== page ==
History of Black Officers in Combat Arms
Research specific to the topic of black officers in the Army started as a broad topic covering all branches but has become more specific to combat arms as time has elapsed. As a colonel at the Army War College in 1995, retired Brig. Gen. Remo Butler wrote a Strategy Research Project, “Why Black Officers Fail,” which offered a shocking description of the inequalities of the selection of African American officers for colonel and general-officer rank. Fifteen years later, Col. Irving Smith, PhD, with updated data, showed no change in “Why Black Officers Still Fail.” Both officers identified a key problem: there is a lack of mentorship from not only black officers but also white officers who aren’t invested in a diverse force. This is why black officers still fail. Lt. Col. Okera Anyabwile provides a detailed historical examination in his recent Army War College paper, “Meritocracy or Hypocrisy: The Legacy of Institutionalized Racism in Combat-Arms.” What this history has led to is a situation in which the Army doesn’t have enough African American commanders at the battalion level to grow a number of any significance into senior leaders. And as Butler and Smith showed, this has been a fact of the institution for at least the past two generations.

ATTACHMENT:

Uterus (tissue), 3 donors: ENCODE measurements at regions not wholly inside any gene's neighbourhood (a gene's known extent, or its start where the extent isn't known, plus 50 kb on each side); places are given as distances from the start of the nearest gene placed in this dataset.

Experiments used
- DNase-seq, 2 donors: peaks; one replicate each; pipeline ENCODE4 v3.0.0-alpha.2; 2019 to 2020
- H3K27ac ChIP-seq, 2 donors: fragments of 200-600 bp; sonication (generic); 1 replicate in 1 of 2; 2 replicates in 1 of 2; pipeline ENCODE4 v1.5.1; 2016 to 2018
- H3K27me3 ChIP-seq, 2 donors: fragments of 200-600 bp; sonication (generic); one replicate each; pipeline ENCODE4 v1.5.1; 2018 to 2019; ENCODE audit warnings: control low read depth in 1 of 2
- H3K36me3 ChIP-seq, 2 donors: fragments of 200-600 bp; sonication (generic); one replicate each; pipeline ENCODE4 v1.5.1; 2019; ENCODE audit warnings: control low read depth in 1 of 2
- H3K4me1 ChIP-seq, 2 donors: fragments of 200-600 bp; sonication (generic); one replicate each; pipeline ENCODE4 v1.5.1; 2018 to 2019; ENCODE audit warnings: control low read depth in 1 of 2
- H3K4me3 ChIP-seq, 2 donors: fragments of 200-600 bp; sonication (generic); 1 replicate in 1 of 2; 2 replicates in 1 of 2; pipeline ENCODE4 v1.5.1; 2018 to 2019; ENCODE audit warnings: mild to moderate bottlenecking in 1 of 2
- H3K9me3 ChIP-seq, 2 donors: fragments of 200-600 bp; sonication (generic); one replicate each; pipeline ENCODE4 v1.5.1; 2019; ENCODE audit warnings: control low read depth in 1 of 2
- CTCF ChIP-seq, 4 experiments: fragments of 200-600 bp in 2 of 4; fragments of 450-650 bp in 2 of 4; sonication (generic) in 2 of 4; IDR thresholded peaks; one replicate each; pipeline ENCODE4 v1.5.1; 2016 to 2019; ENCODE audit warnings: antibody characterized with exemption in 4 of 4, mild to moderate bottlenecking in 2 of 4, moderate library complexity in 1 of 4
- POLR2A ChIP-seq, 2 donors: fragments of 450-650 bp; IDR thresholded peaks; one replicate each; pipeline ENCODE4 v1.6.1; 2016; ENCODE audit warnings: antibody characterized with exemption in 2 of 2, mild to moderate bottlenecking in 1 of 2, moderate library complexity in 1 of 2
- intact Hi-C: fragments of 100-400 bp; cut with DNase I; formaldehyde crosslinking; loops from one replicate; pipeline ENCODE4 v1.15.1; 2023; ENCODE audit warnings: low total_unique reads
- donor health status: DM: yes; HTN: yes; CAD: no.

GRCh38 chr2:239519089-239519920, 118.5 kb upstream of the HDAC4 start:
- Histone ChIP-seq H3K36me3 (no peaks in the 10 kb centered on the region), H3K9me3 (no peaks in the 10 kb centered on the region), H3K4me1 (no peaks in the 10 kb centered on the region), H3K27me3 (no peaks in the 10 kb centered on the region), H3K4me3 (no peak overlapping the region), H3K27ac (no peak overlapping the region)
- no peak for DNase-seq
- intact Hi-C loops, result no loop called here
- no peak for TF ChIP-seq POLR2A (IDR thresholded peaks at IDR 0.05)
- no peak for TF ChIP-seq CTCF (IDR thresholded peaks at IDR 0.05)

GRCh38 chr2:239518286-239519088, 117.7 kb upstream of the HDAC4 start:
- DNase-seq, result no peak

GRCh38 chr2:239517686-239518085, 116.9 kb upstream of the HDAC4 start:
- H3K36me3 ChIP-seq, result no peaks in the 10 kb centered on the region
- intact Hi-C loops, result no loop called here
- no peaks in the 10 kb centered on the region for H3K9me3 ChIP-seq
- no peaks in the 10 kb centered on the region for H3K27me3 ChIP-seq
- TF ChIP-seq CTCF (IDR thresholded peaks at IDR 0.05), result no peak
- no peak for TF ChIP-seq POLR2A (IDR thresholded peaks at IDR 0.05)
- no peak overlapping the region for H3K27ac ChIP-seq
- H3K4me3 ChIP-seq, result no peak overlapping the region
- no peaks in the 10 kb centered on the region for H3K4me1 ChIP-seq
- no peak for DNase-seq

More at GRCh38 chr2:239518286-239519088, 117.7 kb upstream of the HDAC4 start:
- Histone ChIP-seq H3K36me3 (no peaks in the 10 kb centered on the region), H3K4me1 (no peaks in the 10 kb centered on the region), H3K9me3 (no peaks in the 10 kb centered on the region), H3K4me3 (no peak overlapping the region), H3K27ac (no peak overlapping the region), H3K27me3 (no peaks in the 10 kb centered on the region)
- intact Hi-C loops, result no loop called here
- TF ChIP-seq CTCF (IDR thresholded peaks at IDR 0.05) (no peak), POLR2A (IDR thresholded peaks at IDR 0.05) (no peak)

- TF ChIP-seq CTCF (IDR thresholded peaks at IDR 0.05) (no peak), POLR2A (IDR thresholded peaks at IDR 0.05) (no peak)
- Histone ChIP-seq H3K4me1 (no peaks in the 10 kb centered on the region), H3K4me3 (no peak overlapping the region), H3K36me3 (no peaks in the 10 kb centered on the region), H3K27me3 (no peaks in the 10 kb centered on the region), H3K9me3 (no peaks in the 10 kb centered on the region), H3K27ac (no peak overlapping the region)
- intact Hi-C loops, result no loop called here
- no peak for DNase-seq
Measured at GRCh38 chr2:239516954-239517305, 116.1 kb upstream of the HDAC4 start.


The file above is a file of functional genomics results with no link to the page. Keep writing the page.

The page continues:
Historically, African Americans who wanted to serve this country as Army officers were both limited in branch opportunities and segregated from white soldiers by the institution. The history of Fort Des Moines mass-producing 639 black officers after the United States declared war on Germany and announced its intention to join the fighting in Europe during the First World War is well documented. So is African American veterans’ inhumane treatment by the country they fought for, as expendable on the battlefield and second-class citizens upon returning home from both World Wars. African Americans who have contributed during those wars and every major conflict of this country might not view the Army as a place of belonging, and those who continue to serve might reasonably question the extent to which it is a true meritocracy, as Anyabwile explained in his paper. Whether the Army is perceived as a meritocratic institution becomes especially important because of the impact on recruitment—much like the effects of glorifying rebellious Confederates by naming military bases after such traitors who fought to uphold the institution of slavery.